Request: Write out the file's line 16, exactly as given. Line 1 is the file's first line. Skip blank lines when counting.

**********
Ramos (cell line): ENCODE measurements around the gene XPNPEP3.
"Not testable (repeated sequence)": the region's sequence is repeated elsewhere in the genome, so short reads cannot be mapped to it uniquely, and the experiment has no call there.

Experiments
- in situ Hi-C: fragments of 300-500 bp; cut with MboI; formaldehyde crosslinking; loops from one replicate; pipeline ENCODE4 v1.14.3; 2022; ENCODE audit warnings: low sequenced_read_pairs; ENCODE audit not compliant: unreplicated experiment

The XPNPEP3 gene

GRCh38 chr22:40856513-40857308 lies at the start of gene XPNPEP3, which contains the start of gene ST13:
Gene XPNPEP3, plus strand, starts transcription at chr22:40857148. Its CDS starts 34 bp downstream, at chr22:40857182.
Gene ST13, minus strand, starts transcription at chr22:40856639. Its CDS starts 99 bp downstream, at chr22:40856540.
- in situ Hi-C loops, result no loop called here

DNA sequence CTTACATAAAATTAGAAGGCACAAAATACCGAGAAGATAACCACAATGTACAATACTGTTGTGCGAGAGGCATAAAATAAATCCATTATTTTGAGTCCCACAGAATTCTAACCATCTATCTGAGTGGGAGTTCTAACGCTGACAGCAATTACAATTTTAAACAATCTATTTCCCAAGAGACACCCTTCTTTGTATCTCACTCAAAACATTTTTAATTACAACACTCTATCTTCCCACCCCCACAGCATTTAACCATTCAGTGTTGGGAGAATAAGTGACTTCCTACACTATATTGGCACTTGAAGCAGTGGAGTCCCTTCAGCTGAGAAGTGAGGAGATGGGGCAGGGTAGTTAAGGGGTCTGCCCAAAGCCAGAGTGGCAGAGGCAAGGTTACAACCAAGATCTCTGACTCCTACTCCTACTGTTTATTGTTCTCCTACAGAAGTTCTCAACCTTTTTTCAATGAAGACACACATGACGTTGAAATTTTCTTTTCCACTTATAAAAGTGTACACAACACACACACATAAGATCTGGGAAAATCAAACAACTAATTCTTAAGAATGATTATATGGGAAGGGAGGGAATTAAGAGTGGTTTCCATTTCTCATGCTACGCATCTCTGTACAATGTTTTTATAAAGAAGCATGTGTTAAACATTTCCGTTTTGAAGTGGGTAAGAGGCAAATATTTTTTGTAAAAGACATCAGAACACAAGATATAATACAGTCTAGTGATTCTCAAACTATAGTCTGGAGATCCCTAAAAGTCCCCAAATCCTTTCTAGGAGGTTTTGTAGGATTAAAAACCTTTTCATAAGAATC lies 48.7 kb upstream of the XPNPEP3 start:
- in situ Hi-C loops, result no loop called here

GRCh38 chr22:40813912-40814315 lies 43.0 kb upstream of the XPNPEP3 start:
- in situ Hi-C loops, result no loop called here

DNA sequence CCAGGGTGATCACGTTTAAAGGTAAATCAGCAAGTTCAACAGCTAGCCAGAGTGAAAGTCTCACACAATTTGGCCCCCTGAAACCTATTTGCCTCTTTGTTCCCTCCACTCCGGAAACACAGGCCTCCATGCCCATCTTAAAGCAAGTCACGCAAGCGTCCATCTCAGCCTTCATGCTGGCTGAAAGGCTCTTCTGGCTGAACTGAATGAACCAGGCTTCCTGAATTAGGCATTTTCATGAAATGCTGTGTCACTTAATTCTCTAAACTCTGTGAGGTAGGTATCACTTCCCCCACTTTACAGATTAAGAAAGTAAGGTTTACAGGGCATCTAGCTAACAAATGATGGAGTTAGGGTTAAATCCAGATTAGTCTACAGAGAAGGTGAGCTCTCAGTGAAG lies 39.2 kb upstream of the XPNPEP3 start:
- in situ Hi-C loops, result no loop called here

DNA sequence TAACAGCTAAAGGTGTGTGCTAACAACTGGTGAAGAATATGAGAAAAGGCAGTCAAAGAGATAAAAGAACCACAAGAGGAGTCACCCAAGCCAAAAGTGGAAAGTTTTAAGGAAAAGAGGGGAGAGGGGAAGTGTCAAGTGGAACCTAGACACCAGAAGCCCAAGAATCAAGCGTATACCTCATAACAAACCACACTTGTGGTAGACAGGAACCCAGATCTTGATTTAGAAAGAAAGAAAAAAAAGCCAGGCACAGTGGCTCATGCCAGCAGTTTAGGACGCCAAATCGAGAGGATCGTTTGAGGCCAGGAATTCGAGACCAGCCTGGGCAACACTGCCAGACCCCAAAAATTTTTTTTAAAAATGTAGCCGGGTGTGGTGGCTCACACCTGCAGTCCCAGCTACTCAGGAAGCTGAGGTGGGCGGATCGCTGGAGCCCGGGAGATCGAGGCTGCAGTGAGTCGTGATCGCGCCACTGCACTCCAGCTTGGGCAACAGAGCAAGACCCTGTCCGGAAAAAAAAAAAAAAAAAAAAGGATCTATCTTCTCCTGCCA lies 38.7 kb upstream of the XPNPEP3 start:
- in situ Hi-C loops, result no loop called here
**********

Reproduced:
DNA sequence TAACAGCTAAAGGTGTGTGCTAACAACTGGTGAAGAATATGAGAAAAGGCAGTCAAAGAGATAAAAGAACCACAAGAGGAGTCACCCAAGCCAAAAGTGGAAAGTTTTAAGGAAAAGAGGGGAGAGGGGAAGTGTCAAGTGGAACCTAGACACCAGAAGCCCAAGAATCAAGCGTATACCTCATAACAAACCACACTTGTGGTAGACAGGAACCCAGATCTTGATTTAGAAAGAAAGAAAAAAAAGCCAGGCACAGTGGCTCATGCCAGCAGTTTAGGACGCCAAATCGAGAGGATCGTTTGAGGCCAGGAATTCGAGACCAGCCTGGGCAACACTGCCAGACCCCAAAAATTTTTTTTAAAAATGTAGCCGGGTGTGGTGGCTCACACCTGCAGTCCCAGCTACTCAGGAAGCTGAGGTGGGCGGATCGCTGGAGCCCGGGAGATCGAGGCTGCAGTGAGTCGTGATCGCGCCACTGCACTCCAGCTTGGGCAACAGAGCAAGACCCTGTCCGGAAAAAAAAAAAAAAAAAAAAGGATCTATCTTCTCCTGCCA lies 38.7 kb upstream of the XPNPEP3 start: